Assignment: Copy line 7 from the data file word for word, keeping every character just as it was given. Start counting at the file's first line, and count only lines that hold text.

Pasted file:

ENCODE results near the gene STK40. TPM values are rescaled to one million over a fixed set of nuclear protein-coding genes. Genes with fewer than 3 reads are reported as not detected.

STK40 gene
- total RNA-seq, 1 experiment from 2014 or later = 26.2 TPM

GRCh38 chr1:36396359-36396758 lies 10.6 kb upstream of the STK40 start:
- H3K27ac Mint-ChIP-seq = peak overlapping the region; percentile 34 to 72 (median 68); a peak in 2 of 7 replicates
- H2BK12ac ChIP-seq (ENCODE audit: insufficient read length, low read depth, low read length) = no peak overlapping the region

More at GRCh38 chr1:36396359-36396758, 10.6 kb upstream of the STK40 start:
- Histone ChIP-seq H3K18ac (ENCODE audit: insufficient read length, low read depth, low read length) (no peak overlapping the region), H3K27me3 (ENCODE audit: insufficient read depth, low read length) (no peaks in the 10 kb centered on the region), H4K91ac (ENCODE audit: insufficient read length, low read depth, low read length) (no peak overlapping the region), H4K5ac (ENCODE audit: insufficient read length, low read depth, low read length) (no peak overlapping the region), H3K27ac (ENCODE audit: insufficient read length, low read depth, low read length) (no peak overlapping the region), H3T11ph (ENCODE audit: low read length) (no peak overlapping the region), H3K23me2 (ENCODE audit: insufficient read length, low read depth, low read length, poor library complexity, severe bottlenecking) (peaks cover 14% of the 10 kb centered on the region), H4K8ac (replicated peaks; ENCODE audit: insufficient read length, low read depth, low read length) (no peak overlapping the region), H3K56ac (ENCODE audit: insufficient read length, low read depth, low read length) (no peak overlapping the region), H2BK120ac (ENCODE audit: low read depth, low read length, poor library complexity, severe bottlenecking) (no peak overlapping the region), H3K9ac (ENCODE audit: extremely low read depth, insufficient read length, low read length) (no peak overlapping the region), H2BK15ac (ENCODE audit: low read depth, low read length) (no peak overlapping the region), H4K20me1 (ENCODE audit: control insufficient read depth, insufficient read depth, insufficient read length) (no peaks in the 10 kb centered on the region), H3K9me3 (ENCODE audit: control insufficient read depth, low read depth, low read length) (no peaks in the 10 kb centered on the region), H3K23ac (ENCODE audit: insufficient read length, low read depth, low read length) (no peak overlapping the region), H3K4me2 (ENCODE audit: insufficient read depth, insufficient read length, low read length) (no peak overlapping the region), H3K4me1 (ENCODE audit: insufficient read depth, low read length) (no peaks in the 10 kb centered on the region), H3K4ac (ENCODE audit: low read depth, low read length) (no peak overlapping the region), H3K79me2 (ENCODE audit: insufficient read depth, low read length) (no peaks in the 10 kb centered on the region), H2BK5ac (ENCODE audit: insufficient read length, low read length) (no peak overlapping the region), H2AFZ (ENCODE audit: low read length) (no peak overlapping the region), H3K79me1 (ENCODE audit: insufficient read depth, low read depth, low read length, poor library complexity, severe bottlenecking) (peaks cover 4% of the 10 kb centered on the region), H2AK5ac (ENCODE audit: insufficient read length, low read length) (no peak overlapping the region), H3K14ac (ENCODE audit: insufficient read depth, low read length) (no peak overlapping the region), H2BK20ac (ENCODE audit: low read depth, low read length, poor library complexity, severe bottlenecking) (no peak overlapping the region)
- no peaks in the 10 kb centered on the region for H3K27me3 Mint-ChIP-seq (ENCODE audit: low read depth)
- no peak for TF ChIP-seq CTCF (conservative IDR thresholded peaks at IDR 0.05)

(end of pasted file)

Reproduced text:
More at GRCh38 chr1:36396359-36396758, 10.6 kb upstream of the STK40 start: